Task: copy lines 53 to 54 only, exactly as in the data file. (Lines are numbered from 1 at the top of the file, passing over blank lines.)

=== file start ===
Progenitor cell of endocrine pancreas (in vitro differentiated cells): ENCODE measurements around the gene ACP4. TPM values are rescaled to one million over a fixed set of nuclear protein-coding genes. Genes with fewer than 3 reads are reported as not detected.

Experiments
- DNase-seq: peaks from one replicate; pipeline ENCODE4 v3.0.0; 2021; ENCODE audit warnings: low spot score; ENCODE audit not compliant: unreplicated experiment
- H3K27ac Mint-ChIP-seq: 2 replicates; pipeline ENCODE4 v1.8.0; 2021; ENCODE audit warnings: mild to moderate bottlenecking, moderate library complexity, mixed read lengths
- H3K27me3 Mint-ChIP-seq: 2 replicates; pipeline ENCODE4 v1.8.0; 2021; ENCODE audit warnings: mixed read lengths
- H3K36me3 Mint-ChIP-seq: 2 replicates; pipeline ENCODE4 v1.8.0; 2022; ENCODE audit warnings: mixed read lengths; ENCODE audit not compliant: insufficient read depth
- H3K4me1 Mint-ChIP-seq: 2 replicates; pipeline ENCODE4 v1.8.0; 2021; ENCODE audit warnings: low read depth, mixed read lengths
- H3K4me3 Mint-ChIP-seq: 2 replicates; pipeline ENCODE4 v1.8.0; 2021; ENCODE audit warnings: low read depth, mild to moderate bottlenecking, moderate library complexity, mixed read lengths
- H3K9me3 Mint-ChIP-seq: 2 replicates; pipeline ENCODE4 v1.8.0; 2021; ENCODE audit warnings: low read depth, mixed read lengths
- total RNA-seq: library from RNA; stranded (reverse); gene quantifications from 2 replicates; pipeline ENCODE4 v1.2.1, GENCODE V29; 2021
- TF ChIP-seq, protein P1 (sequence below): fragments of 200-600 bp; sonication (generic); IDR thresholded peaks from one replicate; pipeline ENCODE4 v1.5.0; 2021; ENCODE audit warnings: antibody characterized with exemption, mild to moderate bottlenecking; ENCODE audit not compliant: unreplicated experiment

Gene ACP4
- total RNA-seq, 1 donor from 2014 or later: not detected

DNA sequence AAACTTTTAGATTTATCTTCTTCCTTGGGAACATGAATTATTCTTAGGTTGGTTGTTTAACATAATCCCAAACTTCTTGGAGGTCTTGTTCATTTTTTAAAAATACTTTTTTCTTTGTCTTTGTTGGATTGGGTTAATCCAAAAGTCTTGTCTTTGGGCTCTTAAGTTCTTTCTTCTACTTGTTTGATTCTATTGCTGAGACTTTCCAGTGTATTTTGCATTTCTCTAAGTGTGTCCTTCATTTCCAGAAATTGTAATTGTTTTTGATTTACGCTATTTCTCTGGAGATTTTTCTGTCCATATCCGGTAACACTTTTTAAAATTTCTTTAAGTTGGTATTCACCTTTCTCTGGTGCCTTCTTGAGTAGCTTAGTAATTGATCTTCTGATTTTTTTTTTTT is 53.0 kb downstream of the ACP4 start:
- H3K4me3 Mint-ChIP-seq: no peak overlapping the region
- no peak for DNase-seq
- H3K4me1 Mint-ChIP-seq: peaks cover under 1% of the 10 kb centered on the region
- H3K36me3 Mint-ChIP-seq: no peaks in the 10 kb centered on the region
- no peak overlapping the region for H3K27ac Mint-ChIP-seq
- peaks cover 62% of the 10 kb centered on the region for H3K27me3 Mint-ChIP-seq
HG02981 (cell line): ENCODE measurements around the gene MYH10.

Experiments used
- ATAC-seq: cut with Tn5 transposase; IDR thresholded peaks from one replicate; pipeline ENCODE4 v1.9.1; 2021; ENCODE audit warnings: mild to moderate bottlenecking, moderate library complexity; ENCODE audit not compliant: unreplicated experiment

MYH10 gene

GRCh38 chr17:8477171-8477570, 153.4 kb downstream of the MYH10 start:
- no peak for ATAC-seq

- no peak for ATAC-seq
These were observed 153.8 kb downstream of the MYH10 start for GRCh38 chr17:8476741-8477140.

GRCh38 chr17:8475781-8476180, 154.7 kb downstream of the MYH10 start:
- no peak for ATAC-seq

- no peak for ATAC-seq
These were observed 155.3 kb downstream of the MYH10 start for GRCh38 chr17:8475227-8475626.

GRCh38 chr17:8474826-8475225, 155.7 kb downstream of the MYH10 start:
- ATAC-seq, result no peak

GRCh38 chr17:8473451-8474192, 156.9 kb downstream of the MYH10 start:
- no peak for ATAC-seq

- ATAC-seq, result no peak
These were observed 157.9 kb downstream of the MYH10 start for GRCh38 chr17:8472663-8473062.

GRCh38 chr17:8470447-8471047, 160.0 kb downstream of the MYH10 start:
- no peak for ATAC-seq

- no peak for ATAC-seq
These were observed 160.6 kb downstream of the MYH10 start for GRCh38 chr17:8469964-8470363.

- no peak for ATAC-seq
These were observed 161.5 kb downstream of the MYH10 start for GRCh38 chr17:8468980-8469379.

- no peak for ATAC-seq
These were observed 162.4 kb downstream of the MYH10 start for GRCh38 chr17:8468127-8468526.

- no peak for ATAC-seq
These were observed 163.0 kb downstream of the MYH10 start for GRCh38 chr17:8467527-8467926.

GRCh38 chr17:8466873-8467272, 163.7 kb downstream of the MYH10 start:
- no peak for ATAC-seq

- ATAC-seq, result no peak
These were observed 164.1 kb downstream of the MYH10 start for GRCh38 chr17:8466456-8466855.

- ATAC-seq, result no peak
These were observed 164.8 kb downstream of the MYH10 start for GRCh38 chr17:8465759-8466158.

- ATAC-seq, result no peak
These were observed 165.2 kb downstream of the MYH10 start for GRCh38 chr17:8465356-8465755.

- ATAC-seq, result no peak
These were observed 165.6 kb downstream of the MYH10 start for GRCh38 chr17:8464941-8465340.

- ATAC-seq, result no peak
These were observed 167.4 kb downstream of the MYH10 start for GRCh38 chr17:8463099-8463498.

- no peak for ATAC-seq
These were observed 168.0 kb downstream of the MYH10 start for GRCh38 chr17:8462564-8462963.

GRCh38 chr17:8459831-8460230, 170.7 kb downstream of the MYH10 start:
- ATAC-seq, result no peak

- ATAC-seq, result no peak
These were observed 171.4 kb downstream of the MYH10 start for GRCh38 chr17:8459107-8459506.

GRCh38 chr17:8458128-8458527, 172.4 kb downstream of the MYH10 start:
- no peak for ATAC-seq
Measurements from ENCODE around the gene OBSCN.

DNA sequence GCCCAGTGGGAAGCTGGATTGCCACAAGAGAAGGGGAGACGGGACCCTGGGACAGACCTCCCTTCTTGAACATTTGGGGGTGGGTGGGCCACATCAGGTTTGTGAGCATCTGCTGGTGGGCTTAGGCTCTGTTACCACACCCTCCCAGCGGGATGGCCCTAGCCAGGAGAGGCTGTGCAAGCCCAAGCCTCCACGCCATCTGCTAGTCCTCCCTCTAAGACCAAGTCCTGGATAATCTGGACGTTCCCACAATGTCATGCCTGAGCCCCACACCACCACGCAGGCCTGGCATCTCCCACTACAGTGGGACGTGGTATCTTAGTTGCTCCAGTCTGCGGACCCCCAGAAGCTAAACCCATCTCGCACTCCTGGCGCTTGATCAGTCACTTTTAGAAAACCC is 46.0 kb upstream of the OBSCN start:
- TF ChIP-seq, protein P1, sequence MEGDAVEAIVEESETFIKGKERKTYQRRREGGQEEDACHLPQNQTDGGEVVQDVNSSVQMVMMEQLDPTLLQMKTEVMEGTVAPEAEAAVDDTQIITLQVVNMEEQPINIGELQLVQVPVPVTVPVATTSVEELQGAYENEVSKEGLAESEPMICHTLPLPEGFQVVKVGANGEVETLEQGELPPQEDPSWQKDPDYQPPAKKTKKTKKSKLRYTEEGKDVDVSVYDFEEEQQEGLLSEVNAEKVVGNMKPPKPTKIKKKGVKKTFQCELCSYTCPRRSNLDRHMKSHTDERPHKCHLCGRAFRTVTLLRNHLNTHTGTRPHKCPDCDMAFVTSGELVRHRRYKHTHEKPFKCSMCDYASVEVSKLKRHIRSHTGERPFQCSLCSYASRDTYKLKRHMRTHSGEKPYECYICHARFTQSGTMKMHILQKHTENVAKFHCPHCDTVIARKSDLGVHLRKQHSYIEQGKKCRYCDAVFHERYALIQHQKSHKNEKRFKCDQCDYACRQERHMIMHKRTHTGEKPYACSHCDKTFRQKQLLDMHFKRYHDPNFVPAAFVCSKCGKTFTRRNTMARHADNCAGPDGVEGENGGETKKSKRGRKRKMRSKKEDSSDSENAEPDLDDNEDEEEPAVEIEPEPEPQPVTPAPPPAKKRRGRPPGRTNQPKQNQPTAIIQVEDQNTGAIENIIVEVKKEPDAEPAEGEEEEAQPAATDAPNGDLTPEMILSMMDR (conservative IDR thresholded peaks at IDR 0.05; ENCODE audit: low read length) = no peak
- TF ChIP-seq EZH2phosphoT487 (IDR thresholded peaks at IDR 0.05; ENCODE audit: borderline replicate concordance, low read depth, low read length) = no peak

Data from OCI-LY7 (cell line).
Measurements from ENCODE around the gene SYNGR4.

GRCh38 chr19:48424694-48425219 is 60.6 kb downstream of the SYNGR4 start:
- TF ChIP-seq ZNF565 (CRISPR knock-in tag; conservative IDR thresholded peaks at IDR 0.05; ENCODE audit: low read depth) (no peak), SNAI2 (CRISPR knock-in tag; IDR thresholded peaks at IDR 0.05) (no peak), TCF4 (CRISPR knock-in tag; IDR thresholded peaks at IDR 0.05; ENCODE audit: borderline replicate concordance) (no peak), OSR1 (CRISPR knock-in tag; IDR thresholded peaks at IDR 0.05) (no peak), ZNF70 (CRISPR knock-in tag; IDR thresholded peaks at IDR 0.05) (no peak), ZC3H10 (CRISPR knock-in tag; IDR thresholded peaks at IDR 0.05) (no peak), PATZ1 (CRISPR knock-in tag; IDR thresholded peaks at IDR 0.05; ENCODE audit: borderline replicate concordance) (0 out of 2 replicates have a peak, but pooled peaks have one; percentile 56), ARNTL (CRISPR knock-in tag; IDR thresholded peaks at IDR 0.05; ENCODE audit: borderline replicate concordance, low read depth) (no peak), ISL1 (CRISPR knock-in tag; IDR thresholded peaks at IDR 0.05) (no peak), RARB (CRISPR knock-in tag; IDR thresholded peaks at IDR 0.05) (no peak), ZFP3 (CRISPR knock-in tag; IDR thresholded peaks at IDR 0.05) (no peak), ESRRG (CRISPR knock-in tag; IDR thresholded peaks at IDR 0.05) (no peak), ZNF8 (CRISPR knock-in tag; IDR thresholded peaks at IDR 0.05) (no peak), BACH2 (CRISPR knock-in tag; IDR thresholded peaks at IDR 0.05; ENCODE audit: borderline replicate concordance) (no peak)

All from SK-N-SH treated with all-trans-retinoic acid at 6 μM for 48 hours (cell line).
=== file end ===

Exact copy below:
- ATAC-seq, result no peak
These were observed 164.8 kb downstream of the MYH10 start for GRCh38 chr17:8465759-8466158.